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Human–Autonomy Teaming: Definitions, Debates, and Directions

Lyons, Joseph and Sycara, Katia and Lewis, Michael and Capiola, August (2021) Human–Autonomy Teaming: Definitions, Debates, and Directions. Frontiers in Psychology, 12. ISSN 1664-1078

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Researchers are beginning to transition from studying human–automation interaction to human–autonomy teaming. This distinction has been highlighted in recent literature, and theoretical reasons why the psychological experience of humans interacting with autonomy may vary and affect subsequent collaboration outcomes are beginning to emerge (de Visser et al., 2018; Wynne and Lyons, 2018). In this review, we do a deep dive into human–autonomy teams (HATs) by explaining the differences between automation and autonomy and by reviewing the domain of human–human teaming to make inferences for HATs. We examine the domain of human–human teaming to extrapolate a few core factors that could have relevance for HATs. Notably, these factors involve critical social elements within teams that are central (as argued in this review) for HATs. We conclude by highlighting some research gaps that researchers should strive toward answering, which will ultimately facilitate a more nuanced and complete understanding of HATs in a variety of real-world contexts.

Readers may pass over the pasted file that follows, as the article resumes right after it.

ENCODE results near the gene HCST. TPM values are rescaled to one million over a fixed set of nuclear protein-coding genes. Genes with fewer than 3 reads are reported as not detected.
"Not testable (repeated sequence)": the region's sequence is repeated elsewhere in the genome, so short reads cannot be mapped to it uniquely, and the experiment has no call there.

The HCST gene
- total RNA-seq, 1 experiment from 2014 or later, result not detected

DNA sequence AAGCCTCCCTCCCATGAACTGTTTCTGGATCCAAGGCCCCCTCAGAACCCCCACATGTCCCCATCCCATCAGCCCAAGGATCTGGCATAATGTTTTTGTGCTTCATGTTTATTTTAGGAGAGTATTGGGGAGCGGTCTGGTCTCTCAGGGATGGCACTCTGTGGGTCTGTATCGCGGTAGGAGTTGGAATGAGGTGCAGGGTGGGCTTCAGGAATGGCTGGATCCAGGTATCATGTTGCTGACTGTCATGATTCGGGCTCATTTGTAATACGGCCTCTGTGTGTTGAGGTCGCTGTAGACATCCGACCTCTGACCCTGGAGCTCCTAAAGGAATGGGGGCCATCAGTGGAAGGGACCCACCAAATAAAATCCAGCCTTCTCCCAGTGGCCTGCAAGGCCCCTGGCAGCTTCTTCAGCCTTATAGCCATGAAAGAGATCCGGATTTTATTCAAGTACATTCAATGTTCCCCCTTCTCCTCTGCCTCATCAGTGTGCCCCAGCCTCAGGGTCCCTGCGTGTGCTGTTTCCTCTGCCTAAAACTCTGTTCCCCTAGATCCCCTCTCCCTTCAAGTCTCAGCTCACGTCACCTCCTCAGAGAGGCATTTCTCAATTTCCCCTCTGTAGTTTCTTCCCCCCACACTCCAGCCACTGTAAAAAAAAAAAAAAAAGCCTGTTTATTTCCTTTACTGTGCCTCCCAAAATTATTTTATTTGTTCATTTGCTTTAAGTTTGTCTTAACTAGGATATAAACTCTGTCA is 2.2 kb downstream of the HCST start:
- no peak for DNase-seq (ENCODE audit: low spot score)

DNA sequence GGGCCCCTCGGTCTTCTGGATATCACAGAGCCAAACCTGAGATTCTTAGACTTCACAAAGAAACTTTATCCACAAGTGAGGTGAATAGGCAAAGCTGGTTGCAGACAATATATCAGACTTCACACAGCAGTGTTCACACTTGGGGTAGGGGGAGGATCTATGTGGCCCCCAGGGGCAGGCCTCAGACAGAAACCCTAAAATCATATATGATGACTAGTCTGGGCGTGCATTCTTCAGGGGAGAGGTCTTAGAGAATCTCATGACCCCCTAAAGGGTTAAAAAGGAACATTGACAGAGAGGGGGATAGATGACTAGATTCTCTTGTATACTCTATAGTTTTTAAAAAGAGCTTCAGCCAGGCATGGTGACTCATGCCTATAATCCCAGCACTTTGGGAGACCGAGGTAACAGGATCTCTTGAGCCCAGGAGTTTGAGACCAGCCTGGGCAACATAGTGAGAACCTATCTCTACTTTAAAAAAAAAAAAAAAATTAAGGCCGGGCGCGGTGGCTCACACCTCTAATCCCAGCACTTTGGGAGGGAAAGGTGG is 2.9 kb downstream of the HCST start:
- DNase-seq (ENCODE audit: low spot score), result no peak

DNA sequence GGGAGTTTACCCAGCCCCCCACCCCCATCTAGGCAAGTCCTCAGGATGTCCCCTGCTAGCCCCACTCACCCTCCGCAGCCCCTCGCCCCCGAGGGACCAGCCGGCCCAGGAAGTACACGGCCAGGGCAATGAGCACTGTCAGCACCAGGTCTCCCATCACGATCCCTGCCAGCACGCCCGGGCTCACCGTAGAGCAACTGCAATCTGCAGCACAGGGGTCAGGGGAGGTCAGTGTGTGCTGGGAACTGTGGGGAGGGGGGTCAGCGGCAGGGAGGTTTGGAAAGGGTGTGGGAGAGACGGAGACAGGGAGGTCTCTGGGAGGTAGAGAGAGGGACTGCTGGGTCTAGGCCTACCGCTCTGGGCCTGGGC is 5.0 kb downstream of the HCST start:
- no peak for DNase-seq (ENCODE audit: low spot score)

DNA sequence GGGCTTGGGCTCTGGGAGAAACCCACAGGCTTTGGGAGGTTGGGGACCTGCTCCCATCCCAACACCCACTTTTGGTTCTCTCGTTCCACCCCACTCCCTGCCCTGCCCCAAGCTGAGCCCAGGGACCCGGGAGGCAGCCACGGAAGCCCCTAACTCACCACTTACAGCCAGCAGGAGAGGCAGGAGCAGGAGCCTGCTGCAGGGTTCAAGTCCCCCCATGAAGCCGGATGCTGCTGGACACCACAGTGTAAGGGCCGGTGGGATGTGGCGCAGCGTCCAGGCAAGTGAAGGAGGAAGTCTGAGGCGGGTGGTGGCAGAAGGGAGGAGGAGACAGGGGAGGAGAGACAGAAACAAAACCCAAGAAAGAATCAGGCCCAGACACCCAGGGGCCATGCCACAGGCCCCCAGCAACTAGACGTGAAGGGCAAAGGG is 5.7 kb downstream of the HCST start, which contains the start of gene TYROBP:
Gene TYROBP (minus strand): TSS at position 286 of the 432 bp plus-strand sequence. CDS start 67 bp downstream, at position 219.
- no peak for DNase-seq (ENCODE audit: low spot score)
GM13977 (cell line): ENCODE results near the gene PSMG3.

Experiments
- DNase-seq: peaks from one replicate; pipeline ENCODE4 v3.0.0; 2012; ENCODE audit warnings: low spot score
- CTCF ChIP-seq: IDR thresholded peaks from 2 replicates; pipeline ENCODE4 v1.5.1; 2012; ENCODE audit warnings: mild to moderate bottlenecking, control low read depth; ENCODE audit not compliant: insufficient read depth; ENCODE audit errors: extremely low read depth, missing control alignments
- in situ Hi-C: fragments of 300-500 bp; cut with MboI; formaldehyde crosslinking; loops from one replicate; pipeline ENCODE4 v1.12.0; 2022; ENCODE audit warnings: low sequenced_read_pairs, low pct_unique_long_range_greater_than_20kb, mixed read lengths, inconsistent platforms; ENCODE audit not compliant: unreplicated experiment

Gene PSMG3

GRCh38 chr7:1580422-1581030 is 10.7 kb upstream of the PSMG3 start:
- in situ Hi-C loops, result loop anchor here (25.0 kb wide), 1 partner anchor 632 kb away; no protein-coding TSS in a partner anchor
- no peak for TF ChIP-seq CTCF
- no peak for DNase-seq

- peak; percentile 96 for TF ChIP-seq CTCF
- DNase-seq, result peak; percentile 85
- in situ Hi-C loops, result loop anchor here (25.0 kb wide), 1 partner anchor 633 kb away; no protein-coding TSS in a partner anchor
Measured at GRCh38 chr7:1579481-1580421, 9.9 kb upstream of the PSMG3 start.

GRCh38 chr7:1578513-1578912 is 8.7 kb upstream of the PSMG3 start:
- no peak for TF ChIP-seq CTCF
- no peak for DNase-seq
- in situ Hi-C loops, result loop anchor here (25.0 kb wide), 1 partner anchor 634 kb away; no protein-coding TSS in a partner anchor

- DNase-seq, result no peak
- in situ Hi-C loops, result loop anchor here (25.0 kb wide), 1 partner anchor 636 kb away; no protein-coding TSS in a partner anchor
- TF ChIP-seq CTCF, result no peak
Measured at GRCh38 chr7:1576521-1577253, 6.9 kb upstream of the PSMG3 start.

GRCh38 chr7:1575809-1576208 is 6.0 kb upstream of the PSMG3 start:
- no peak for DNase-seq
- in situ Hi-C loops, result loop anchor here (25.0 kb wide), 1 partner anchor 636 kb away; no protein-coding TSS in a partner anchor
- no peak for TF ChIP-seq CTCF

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Item Type: Article
Status: Published
CreatorsEmailPitt UsernameORCID
Lyons, Joseph
Sycara, Katia
Lewis, Michaelcmlewis@pitt.educmlewis0000-0002-1013-9482
Capiola, August
Date: May 2021
Date Type: Publication
Journal or Publication Title: Frontiers in Psychology
Volume: 12
Publisher: Frontiers Media
DOI or Unique Handle: 10.3389/fpsyg.2021.589585
Schools and Programs: School of Computing and Information > Information Science
Refereed: Yes
ISSN: 1664-1078
Article Type: Review
Date Deposited: 13 Aug 2021 18:43
Last Modified: 13 Aug 2021 18:43


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